With this new approach, Dalton is shattering his previous NEP scores across the board, with his Passing NEP already exceeding the combined totals of his prior four seasons:
|Year||Passes||Pass NEP||Pass NEP/P||Pass Successes||Success Rate|
That jump is unreal, especially considering Dalton finished as a top three quarterback in his 2013 season, which pales in comparison to what he is accomplishing this year in terms of efficiency.
As a result, Green has scored in only three games this season and only has two 100-yard games on the year. And while those two weeks were amazing for fantasy owners (40% of his yardage came in those two games), the rest of the season has been very underwhelming.
With lower targets, less use in the red zone, and the emergence of effective players at both the running back and tight end position, Green just isn't the target hog he used to be in this offense. Gone are the days where Dalton would just chuck it up to Green every other play, which has proven great for the Bengals' offensive consistency and Andy Dalton's reputation as a quarterback.
But with red zone targets being diverted to Eifert or touchdowns being run in by Hill, Green simply isn't the dominant receiver many expected him to be. And with the Bengals posting one of their best offensive seasons in years, it's hard to see that changing anytime soon. For this team, less has been more when it comes to targeting A.J. Green, and efficiency and balance are now the priorities moving forward.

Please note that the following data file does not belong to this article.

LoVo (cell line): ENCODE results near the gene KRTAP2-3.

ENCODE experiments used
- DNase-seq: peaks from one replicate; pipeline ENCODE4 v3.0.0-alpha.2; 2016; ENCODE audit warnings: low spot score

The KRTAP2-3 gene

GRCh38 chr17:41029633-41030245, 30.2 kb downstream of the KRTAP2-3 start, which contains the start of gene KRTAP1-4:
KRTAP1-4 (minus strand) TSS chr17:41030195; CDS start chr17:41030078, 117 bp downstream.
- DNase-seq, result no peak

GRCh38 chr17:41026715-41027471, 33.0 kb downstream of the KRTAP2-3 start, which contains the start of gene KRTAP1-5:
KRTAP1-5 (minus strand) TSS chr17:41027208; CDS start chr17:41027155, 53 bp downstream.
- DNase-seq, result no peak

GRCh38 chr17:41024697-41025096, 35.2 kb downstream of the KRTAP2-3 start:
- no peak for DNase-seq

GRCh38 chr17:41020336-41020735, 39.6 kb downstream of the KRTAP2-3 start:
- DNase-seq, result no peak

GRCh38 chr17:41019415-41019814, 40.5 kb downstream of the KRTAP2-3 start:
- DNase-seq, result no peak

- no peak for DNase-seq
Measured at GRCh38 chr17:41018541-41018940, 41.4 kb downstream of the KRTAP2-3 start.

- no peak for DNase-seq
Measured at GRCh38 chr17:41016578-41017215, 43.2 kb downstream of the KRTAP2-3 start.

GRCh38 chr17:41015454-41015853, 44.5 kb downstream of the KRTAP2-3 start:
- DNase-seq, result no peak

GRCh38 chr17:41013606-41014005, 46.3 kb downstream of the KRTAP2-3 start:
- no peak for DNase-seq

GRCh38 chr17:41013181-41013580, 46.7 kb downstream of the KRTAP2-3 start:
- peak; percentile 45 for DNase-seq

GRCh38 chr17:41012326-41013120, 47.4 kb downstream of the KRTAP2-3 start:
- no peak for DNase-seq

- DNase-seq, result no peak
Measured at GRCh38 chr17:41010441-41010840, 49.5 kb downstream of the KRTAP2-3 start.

The good news is that, based on his efficiency and metrics (and the eye test), Green is just as physically dominant as he has always been. Of course, that simply means that he is capable of having monster weeks when the targets and red zone looks align. Predicting when those will be is tricky, and most will have no choice but to keep on starting him in their lineups.
He may be resting of the laurels of his name and his amazing Week 3 performance, but Green simply hasn't one of the 10 most valuable receivers in fantasy. His ability to produce at that pace, however, is still in tact. But we are just living in a different reality right now in Cincinnati.